• Jersey Skiffs; V-bottom 2-seater boats with unique design.
• Vintage; antique boats, 30-years-old and older that vary in class.
The schedule for the hydroplane racing events is as follows:
Saturday, July 16
• 10:30 a.m.: National Anthem
• 10:30 a.m. – 1 p.m.: APBA Inboard Hydroplane National Championships — Testing
• 1 p.m. – 5 p.m.: APBA Inboard Hydroplane National Championships — Qualifying, 1st Round
Sunday, July 17
• 10 a.m.: National Anthem
• 10:30 a.m. – 1 p.m.: APBA Inboard Hydroplane National Championships — Qualifying, 2nd Round
• 1 p.m. – 5 p.m.: APBA Inboard Hydroplane National Championships — Finals
The Pontiac Recreation Area will open each day at 9 a.m. Tickets cost $10 a day for adults, $5 for kids ages 5 to 12, and kids 4 and under are admitted free of charge.
Pit passes for the races are $10 per person. The pit pass allows a person to witness all the “behind the scenes” action first-hand, see all the inboard race boats up close, and personally meet all of the race teams.
Attendees can get to the Pontiac Lake Recreation Area by traveling along M-59 and heading north on Williams Lake Road, immediately west of the Oakland County International Airport. Turn left on Gale Road and look for the recreation area entrance.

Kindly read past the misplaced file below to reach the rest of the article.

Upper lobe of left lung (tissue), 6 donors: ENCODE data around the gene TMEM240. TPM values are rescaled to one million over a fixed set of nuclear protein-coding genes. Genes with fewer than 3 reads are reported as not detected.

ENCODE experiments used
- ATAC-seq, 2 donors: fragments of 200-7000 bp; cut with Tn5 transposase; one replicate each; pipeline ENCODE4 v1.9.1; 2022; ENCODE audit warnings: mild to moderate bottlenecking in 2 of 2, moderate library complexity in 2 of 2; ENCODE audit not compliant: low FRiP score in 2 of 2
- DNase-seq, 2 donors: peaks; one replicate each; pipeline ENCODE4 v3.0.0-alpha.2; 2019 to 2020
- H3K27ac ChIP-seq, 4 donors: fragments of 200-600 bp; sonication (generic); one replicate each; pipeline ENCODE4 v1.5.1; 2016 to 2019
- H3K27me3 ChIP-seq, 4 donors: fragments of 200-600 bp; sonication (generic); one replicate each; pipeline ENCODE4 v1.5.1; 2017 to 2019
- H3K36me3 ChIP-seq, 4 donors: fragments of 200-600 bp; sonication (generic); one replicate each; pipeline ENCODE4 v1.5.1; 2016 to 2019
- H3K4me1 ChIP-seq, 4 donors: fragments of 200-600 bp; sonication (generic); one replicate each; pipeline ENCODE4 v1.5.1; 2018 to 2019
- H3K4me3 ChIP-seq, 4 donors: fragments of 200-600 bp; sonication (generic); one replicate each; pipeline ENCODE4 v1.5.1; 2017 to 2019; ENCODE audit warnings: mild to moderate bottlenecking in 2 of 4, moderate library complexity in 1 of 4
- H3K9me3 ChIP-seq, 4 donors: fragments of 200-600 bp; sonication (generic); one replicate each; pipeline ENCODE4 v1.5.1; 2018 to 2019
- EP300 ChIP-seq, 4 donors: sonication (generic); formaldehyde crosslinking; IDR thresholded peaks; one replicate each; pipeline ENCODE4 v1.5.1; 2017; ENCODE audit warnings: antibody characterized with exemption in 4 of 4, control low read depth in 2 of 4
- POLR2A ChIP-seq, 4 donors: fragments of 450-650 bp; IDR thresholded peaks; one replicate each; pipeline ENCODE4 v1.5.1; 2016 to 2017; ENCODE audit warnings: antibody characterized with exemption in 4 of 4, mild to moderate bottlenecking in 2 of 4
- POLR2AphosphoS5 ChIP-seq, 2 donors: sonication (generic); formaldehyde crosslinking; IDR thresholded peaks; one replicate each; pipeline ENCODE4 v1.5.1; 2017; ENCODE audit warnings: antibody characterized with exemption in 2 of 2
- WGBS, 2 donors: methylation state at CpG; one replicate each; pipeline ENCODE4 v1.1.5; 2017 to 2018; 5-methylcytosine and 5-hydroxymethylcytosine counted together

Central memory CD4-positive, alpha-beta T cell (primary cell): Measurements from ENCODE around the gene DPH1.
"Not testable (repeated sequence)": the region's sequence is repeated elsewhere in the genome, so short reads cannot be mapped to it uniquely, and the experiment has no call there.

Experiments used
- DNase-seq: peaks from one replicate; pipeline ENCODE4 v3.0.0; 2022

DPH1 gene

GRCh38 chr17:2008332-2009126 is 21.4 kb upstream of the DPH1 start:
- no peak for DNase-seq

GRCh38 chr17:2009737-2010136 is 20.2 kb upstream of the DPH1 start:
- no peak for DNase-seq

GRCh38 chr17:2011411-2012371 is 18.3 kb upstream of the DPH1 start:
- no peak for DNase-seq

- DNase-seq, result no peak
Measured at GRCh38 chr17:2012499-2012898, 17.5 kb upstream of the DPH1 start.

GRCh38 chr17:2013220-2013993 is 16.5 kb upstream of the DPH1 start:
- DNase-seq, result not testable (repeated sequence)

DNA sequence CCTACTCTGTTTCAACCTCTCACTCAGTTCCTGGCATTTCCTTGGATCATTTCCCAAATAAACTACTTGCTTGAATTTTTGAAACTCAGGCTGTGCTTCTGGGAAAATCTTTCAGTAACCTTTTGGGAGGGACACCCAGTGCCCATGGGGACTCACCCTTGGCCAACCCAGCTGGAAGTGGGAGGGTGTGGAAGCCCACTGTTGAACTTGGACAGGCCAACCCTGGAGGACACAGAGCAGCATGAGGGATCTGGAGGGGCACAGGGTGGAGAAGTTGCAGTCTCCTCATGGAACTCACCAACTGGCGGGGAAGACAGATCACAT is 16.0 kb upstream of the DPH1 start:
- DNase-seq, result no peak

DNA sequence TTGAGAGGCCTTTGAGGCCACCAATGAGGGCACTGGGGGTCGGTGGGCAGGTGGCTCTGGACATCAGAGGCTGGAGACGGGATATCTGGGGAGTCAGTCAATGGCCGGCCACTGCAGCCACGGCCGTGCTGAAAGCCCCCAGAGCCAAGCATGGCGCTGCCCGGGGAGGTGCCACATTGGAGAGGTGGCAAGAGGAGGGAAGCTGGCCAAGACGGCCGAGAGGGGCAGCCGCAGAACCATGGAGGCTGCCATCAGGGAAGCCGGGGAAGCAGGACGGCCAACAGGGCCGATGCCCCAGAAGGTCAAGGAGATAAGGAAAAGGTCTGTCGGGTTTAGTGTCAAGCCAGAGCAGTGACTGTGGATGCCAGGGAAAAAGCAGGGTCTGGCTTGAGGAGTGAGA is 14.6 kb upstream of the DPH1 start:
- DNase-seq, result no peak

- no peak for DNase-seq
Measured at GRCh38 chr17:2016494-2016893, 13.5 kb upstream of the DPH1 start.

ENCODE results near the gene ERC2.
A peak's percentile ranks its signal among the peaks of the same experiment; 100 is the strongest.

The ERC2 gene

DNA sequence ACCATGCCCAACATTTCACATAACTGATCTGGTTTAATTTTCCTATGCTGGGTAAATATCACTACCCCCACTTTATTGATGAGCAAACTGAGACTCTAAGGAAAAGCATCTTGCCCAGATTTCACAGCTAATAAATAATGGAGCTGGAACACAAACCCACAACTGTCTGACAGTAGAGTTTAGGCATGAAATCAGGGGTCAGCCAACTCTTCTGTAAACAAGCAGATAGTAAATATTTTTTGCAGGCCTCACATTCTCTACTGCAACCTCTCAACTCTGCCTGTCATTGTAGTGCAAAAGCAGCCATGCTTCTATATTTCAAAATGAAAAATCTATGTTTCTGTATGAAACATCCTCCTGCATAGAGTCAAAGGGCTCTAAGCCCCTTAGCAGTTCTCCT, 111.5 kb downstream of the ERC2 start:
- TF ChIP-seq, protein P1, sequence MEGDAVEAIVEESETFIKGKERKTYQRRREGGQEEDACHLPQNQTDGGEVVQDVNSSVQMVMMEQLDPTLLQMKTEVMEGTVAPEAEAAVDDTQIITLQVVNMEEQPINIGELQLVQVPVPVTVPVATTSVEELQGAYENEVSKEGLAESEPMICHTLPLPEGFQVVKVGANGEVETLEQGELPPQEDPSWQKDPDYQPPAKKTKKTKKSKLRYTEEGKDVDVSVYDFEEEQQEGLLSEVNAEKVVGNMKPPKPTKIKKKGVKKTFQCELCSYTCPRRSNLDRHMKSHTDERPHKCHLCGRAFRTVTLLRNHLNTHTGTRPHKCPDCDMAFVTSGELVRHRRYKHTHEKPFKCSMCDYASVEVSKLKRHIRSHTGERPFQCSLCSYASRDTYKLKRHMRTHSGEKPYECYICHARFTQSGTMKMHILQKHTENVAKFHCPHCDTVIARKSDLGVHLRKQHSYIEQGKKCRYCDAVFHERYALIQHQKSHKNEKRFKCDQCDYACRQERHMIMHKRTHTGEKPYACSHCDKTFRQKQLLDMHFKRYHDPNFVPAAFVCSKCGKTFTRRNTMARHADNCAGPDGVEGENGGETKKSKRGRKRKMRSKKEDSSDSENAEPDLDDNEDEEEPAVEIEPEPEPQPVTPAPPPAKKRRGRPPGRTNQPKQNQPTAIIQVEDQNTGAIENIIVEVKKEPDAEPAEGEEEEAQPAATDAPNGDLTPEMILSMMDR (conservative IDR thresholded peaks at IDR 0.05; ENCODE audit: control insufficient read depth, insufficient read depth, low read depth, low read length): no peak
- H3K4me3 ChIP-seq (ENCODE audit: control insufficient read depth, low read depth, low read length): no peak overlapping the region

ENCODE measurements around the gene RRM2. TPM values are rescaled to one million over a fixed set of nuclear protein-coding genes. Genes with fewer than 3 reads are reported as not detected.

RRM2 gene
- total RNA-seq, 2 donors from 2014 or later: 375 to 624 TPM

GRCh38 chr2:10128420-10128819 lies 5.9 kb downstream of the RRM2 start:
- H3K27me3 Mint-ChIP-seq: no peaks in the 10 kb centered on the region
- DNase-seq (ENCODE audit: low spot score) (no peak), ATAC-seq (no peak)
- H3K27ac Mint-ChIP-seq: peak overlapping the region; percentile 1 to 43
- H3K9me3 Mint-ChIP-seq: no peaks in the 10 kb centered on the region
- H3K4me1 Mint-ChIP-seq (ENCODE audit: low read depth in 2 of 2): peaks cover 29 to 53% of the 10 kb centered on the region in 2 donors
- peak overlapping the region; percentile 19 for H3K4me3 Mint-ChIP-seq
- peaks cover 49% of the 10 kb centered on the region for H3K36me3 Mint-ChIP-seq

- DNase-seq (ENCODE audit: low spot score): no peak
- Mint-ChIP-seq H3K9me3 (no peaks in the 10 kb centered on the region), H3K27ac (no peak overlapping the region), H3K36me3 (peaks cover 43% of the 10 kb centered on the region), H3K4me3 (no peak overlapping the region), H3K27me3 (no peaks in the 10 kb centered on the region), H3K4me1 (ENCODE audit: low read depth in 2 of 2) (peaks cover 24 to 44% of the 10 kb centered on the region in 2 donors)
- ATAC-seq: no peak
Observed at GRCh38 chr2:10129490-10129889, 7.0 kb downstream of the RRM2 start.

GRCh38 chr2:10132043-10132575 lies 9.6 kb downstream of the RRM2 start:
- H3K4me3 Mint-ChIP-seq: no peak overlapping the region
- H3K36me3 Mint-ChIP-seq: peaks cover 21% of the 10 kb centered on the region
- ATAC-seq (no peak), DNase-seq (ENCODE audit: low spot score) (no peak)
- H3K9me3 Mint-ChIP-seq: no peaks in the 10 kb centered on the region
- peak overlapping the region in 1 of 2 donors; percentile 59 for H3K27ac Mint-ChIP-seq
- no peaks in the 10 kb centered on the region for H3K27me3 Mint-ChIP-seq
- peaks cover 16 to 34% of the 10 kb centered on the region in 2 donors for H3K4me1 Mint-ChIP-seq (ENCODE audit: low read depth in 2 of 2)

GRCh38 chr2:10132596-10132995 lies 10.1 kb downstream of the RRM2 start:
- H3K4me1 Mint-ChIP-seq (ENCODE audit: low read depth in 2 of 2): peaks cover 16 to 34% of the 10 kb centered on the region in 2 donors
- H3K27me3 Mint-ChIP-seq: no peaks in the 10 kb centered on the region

For state park Recreation Passport holders, there is no cost to enter the recreation area. Other spectators must purchase a day pass for the event.
Pontiac Lake Recreation Area boasts a vast campground where spectators can roost for costs between $15 and $20 per site per day.
Lawn chairs and blankets are allowed; however, no alcohol is allowed once inside the event grounds, and all coolers will be inspected.
Participating Quake on the Lake sponsors include the Spinal Column Newsweekly and Oakland Lakefront. For a complete list and other information, visit www.quakeonthelake.org.